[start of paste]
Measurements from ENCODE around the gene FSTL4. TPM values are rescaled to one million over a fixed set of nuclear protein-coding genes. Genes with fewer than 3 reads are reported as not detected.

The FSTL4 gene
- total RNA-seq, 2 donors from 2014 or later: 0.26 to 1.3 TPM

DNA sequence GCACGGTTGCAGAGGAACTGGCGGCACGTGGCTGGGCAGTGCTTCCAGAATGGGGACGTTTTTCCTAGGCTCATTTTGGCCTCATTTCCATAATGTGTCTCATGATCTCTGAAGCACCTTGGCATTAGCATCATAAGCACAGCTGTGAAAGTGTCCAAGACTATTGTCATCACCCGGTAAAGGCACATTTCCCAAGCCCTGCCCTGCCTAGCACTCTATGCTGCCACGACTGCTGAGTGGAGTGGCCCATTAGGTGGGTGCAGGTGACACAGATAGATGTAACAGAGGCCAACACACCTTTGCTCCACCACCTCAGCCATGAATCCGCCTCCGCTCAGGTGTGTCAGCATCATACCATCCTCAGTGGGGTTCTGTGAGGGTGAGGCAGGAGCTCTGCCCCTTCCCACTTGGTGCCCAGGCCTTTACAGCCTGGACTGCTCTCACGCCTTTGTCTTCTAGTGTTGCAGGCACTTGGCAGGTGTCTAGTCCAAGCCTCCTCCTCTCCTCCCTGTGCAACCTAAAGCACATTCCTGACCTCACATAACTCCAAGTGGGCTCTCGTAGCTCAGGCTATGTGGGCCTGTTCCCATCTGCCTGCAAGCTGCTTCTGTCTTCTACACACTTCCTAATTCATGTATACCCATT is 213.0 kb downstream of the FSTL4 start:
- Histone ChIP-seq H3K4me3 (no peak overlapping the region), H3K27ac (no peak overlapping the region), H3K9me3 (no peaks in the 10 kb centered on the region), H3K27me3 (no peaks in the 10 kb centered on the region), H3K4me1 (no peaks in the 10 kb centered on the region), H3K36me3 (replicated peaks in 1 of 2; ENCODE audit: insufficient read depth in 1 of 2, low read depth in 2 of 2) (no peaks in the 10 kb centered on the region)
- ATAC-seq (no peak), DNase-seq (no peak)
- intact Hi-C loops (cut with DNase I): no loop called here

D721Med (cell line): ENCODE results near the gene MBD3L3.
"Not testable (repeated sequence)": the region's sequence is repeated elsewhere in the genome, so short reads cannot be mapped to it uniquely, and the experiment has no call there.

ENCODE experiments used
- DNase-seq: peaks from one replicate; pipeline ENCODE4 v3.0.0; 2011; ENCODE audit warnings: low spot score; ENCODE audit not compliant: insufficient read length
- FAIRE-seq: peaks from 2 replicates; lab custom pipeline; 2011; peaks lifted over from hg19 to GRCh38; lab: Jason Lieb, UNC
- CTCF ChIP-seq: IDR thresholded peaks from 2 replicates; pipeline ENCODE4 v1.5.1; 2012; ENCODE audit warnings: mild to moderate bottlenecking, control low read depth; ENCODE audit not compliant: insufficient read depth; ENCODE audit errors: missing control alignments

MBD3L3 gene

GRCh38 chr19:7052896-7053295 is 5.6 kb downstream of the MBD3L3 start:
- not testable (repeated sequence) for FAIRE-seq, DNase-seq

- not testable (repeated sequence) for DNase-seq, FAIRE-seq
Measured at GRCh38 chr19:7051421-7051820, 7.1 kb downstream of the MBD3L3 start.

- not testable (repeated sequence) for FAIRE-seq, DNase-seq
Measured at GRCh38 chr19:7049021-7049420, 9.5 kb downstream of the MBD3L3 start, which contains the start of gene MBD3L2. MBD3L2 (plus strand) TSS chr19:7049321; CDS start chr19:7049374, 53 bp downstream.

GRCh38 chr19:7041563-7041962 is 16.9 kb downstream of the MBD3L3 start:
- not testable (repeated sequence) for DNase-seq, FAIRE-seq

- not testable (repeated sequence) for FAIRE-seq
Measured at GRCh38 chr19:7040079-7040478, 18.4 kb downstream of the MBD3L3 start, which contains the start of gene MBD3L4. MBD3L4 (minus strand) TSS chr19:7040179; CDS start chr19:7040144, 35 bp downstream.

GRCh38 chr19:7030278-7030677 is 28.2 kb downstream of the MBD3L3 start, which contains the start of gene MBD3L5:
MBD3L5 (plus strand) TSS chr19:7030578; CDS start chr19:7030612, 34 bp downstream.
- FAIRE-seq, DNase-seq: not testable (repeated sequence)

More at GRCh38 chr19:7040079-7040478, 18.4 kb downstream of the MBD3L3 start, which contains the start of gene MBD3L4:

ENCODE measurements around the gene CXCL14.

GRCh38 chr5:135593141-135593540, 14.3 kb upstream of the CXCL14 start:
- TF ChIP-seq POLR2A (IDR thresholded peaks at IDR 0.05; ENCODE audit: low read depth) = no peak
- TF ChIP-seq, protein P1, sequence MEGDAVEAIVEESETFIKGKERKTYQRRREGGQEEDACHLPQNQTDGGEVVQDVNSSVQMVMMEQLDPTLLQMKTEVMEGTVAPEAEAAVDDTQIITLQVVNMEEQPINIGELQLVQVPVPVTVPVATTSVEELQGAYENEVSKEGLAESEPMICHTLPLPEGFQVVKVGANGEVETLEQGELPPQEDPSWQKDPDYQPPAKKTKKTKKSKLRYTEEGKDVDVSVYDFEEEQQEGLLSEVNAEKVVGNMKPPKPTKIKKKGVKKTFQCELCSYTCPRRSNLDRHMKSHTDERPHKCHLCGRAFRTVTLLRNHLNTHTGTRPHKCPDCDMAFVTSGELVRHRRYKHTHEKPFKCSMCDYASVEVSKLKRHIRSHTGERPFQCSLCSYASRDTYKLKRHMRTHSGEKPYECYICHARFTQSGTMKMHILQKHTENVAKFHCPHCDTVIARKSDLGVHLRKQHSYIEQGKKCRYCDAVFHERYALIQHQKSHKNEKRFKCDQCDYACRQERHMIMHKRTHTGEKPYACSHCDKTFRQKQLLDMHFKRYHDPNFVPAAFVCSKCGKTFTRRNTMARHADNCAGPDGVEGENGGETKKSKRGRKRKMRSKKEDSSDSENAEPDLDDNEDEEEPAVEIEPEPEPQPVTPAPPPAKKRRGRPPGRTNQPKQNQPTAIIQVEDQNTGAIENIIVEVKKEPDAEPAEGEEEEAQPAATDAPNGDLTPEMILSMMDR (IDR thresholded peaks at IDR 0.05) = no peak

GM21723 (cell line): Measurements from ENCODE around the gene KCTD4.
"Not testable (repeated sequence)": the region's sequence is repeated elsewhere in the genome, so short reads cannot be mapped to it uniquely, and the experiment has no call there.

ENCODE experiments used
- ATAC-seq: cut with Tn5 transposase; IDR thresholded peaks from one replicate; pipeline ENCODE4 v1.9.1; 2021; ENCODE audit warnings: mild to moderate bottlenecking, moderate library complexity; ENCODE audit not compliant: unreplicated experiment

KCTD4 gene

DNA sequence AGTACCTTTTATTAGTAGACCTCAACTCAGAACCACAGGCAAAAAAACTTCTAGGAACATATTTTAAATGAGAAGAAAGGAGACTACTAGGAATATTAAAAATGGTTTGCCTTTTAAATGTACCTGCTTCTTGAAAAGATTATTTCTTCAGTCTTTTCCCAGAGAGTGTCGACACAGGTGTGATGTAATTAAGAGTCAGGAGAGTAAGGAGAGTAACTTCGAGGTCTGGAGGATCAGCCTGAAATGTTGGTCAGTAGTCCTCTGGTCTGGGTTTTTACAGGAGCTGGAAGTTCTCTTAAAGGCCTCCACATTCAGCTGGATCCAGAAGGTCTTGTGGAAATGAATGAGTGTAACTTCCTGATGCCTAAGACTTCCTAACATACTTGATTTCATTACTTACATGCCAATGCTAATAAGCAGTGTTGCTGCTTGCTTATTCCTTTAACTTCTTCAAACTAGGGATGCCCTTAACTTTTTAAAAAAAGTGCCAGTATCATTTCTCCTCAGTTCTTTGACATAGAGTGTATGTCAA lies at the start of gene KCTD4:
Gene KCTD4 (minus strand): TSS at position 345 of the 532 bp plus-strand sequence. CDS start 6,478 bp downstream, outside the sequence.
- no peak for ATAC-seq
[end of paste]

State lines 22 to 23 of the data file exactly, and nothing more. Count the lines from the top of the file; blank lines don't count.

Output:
- not testable (repeated sequence) for DNase-seq, FAIRE-seq

- not testable (repeated sequence) for FAIRE-seq